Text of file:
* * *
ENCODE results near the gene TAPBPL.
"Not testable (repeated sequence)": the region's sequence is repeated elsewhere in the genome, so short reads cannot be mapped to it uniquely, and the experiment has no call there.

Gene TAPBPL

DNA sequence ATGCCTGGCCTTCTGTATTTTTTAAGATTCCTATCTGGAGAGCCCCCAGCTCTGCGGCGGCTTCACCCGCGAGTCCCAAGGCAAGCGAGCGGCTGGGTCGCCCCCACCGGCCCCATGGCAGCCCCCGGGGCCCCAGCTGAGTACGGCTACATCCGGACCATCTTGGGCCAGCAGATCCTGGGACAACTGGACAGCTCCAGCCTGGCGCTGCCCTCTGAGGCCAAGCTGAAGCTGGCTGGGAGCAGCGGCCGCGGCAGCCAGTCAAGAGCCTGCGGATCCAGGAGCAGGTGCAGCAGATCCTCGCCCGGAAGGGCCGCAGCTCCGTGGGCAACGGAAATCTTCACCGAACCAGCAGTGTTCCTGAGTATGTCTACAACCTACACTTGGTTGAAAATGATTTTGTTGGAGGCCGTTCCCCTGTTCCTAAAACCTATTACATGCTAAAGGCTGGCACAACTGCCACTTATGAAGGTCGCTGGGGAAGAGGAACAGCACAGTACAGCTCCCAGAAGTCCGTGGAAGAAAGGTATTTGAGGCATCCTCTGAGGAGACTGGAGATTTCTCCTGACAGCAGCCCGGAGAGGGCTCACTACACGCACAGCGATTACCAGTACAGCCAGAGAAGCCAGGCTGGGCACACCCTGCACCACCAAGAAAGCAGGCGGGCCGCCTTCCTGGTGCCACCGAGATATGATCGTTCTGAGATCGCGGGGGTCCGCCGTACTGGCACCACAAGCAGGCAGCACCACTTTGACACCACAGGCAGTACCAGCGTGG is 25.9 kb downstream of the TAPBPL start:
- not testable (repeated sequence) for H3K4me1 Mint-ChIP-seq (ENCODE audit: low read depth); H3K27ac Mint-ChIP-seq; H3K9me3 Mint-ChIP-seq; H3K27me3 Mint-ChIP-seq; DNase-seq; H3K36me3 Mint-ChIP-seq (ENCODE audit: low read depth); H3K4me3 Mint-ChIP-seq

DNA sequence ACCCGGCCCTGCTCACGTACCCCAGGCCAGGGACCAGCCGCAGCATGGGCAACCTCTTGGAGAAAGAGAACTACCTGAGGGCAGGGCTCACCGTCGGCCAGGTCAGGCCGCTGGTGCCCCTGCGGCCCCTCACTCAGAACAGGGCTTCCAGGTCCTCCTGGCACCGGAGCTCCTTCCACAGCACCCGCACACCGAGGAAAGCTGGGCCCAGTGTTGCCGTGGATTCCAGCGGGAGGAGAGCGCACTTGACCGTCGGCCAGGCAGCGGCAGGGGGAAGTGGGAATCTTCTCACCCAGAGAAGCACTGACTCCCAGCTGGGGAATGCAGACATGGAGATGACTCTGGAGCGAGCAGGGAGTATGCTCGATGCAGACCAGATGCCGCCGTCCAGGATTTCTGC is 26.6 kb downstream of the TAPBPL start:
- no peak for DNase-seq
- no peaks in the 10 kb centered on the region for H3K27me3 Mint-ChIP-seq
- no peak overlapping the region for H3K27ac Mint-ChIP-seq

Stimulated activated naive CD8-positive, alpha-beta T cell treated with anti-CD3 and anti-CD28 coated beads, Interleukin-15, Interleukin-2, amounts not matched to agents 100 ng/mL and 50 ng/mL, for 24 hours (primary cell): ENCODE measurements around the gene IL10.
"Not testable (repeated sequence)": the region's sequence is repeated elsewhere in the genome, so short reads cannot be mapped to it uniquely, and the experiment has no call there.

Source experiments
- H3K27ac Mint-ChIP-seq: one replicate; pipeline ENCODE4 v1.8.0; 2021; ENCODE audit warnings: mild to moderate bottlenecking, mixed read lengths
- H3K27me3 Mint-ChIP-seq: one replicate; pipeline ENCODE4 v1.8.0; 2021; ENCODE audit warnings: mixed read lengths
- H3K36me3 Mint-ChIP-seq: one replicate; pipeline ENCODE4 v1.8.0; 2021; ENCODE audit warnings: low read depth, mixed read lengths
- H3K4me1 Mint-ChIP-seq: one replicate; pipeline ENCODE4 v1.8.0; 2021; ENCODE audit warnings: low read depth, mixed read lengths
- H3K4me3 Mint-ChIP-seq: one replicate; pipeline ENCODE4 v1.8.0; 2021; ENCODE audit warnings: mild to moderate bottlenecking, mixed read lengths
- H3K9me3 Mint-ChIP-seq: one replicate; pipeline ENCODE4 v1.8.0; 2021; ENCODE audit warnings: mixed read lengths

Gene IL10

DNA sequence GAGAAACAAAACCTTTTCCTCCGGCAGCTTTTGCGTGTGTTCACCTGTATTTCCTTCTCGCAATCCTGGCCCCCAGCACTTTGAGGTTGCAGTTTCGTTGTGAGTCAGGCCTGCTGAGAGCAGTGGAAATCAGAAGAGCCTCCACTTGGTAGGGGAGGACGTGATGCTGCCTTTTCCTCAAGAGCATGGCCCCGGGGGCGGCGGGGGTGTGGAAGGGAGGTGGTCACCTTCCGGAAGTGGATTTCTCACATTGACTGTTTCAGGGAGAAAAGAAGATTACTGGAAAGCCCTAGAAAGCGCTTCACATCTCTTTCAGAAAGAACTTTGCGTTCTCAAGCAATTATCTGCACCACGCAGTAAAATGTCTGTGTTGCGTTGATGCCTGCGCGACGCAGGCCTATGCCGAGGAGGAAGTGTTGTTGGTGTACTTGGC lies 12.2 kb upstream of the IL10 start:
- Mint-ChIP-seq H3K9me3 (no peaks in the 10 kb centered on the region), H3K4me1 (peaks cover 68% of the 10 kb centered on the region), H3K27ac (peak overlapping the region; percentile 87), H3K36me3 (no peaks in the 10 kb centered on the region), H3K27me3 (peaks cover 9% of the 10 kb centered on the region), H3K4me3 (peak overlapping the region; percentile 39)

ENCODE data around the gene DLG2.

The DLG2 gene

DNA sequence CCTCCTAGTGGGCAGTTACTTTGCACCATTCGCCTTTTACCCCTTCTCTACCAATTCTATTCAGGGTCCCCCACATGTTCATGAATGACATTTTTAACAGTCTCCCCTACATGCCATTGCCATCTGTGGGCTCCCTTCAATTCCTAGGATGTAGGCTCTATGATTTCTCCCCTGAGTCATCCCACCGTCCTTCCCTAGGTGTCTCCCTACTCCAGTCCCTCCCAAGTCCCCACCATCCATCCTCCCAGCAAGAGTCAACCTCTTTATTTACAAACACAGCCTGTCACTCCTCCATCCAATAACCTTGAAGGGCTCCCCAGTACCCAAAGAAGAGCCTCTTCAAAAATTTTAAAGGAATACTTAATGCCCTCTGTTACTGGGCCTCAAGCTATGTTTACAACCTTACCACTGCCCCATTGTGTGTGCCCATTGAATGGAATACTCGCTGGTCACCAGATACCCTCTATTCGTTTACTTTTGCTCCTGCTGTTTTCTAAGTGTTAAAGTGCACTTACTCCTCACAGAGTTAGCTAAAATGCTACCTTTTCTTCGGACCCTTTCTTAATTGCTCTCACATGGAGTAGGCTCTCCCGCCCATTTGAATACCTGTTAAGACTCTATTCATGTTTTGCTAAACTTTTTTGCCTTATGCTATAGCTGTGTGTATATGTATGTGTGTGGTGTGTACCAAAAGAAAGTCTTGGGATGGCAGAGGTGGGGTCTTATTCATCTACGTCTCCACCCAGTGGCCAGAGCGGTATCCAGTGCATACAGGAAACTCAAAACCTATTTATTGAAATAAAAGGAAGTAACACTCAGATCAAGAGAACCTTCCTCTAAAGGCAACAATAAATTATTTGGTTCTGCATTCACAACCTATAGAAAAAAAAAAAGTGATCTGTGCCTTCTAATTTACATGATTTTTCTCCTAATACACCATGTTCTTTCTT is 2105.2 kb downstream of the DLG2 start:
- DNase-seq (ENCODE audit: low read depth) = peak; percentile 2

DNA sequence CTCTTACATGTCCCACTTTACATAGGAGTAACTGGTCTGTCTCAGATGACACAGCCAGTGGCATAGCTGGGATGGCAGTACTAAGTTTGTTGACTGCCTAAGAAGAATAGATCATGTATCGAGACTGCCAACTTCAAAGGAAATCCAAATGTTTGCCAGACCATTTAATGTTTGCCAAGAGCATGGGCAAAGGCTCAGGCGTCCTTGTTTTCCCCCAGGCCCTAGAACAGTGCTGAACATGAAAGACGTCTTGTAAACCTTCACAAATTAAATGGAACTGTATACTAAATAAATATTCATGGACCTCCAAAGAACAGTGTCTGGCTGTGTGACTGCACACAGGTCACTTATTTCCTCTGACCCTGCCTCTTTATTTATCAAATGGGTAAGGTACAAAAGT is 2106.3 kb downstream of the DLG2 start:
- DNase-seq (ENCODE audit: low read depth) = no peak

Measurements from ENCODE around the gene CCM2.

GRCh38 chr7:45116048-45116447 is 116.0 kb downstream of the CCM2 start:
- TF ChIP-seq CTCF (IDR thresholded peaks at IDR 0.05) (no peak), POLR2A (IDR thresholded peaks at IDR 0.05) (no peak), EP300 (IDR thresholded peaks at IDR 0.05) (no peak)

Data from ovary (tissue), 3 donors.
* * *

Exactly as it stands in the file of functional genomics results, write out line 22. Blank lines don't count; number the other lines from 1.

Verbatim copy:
ENCODE data around the gene DLG2.